Building resilience into our global society has to begin now, with significant benefits for risk managers
As summer temperatures soar to record levels across the globe, the writing is on the wall about the dangers of climate change and the impact of global warming on everyday life.
Time is running out for delivering on the strategic goals as agreed by governments at successive climate conferences for mitigating the effects of climate change and developing a more sustainable global economy.
But despite much discussion and formulation of strategy, there has been comparatively little action on achieving the goals being set.
Building resilience into our global society has to begin now, and a considered approach to planning and constructing the built environment that takes account of the impact of changing global weather patterns will be a key part of this process.
Such actions also present a significant benefit to risk managers, by reducing the impact of large insured losses that could drive up premiums, and through helping insurance buyers manage their risks better.
Resilience needs to be systemic in nature. Instead of focusing on a single client or location, we need to think about deploying resilience across the whole built environment.
Too late for denial
It might be too late to deny the consequences of climate change, but it’s not too late to mitigate the effects.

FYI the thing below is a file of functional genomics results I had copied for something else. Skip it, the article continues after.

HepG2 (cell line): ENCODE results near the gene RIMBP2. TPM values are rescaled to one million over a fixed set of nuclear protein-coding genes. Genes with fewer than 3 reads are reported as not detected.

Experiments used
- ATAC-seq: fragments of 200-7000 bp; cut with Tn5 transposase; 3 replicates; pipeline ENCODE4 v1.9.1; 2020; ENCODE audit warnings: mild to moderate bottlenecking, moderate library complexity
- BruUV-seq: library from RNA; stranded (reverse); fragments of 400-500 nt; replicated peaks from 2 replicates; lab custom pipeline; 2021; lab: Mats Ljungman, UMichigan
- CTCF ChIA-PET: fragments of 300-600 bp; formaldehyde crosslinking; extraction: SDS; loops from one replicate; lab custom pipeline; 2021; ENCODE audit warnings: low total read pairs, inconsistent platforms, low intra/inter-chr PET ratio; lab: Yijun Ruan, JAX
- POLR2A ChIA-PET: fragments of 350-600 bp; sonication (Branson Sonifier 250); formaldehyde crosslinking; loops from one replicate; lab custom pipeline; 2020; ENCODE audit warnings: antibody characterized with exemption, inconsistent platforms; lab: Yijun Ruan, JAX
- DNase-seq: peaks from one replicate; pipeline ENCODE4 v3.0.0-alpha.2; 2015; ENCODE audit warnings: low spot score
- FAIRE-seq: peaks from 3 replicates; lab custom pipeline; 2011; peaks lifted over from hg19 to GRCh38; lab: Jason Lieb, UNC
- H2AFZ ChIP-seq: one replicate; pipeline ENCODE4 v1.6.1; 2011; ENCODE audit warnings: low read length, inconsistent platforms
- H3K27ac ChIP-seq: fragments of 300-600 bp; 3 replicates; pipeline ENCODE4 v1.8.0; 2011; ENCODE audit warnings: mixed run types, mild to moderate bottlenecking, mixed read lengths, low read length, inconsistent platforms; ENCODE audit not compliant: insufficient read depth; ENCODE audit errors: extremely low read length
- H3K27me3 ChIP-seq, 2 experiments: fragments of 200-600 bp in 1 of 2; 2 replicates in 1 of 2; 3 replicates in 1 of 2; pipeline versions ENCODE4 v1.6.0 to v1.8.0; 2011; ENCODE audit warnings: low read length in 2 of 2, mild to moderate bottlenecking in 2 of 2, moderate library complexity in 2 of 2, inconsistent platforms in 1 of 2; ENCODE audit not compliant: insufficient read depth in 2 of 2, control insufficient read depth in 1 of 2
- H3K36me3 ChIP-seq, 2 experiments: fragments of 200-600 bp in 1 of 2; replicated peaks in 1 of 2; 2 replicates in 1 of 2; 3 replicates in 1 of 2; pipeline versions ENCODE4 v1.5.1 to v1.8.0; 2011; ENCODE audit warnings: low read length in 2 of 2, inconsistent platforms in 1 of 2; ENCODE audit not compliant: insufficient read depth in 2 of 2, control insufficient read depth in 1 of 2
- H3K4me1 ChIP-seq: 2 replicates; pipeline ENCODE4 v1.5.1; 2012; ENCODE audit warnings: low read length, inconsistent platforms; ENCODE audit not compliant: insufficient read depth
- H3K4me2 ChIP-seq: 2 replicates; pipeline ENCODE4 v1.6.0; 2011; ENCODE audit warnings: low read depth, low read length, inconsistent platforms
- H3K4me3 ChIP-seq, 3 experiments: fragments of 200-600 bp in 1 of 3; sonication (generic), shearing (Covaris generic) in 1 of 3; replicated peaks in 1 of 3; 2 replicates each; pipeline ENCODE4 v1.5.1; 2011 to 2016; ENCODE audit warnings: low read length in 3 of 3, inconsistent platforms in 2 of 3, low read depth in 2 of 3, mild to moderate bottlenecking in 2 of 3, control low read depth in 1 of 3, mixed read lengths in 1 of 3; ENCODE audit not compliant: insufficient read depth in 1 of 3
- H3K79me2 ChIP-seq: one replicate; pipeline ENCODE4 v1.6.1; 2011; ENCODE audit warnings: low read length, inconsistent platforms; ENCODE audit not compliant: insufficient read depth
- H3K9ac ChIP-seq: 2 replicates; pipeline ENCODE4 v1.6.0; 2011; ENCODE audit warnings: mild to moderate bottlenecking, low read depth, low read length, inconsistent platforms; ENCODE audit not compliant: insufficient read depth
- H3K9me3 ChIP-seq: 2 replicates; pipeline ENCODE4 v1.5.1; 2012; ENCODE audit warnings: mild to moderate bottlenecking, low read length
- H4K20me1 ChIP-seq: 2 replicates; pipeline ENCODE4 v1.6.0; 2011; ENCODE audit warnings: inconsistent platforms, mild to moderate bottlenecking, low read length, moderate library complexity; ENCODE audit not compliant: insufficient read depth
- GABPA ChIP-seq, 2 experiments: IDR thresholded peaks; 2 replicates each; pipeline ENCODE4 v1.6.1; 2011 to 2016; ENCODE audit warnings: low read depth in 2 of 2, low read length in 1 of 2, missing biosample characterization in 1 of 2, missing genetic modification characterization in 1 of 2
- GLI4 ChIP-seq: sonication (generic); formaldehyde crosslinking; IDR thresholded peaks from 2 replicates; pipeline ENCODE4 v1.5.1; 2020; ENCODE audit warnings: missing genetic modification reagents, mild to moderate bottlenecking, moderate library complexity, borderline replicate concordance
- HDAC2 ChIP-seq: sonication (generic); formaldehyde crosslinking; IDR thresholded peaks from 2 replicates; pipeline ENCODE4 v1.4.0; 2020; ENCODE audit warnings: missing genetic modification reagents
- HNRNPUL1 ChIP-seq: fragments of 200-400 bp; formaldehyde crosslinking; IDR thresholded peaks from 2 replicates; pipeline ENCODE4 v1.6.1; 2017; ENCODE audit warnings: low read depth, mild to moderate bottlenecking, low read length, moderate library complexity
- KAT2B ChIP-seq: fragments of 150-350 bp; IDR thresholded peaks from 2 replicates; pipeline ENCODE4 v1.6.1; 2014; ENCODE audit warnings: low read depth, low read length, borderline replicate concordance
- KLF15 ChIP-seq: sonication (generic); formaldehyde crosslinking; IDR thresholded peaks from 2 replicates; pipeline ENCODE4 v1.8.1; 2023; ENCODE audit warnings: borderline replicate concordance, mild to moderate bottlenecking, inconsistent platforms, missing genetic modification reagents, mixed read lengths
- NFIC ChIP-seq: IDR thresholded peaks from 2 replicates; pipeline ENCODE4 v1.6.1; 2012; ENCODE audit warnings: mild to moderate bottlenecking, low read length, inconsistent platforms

For those doomsayers convinced that climate change is immutable and that flooded homes, shrinking water sources and failing crops are inevitable, fostering awareness of the problem is the first step to take in addressing it.
An important next step for business is to move the topic up the agenda in the boardroom, taking it from a strategic public relations exercise to an actual risk exposure assessment.
Companies need to see the bigger picture and consider the impact of climate change on health and safety in the wider community, and on the resilience of essential infrastructure such as water, electricity, communications, and public transport networks.
As recent broker reports have noted, events over the last decade have highlighted the vulnerability of the global economy to climate change, especially when supply chains for key commodities are disrupted by natural perils driven by global warming.
Taking the Asia-Pacific region as an example, according to a recent report from Marsh the Thai floods in 2011 generated business interruption losses estimated at $21 billion, equivalent to more than 13% of Thailand’s total GDP.
Mitigation, sustainability and resilience
When considering climate change coping strategies, it’s important to think about resilience as an integral part of everything an organisation does.
The World Economic Forum (WEF) stresses the importance of ‘mitigation’, by which it means a sustainable approach that goes beyond public commitments to net zero carbon targets or limiting temperature increases, to direct action on increasing the resilience of human activities and habitats.
Affirmative action on mitigation could also help to avert the huge financial losses from natural catastrophes that not only hit businesses’ balance sheets directly, but also impact the affordability and availability of insurance capacity.
As a recent report published by the Australian Climate Council and highlighted by the WEF indicates, in some regions, climate risks are becoming uninsurable for around 4% of domestic properties in the country.